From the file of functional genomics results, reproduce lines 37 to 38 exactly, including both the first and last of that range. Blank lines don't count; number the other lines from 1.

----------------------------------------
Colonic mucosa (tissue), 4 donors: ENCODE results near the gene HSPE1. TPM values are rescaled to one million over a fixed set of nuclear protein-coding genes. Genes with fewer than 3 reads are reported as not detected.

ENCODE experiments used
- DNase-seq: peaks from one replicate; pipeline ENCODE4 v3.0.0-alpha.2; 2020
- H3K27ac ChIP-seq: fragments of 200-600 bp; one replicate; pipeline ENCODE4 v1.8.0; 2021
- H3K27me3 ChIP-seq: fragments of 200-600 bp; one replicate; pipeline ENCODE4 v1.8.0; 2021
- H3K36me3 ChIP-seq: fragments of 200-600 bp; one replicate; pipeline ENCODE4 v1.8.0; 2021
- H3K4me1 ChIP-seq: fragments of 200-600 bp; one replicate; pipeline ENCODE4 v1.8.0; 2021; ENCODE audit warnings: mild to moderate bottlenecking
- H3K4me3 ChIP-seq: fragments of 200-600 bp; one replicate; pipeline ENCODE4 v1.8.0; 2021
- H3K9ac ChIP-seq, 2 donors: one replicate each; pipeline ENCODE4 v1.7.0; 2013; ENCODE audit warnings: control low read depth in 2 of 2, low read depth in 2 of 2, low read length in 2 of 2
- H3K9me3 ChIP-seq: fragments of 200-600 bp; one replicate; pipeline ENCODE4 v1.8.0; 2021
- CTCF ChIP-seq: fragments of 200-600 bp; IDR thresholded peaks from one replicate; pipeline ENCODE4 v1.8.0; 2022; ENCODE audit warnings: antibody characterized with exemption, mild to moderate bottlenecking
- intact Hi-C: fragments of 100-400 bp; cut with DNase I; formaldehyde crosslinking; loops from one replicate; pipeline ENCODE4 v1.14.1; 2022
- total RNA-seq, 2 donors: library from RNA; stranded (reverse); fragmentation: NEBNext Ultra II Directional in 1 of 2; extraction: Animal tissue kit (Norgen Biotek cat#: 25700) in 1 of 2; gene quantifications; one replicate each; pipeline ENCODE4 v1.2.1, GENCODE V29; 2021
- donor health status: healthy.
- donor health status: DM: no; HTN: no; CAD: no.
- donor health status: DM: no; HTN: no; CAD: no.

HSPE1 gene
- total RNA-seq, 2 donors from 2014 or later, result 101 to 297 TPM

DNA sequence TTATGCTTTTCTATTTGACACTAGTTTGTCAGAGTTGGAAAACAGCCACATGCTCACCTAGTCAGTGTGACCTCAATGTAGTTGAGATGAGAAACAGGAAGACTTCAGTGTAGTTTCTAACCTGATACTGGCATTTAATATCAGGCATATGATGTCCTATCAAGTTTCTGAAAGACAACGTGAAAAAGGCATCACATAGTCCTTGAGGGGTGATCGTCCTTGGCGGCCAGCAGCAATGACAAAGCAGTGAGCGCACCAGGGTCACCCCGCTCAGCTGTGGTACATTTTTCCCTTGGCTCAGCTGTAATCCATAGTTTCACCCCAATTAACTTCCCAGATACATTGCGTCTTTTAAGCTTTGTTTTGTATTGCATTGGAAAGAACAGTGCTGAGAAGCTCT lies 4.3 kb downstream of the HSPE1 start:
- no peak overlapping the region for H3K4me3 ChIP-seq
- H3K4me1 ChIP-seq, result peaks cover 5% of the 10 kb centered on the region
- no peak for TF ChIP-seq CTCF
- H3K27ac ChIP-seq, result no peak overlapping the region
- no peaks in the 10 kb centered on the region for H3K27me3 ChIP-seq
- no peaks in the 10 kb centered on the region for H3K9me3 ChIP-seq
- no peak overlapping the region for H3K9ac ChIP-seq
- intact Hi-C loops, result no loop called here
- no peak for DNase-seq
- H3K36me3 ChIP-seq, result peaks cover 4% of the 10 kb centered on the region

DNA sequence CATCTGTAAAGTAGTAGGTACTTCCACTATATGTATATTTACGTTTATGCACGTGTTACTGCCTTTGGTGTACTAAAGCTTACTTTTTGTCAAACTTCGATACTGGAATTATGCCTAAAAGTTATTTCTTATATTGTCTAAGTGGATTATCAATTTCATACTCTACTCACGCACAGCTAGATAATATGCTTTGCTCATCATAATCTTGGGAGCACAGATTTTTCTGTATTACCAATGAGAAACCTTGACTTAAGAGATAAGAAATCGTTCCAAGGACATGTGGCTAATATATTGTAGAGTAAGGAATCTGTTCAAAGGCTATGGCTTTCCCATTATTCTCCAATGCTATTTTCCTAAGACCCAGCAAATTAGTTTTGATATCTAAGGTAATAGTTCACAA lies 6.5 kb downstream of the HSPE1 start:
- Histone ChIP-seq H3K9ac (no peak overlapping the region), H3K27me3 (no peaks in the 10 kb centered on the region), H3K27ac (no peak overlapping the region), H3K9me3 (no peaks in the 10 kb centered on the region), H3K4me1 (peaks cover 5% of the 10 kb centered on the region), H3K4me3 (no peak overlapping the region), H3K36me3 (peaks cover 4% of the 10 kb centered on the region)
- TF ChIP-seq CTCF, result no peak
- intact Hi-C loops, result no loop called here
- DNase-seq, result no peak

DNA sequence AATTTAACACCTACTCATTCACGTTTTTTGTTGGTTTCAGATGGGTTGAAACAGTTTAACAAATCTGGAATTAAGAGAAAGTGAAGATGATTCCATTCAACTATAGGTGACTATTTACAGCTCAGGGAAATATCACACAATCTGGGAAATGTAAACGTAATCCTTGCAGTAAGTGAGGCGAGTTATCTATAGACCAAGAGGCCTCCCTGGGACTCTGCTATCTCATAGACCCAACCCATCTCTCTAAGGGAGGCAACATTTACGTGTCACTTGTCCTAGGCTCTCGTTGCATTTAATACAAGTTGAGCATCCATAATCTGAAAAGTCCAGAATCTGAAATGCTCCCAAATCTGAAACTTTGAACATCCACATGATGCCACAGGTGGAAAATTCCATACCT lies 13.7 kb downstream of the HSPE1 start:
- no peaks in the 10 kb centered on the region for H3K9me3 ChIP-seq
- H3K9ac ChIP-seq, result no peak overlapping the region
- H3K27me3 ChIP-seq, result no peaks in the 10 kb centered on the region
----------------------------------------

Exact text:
- H3K9ac ChIP-seq, result no peak overlapping the region
- H3K27me3 ChIP-seq, result no peaks in the 10 kb centered on the region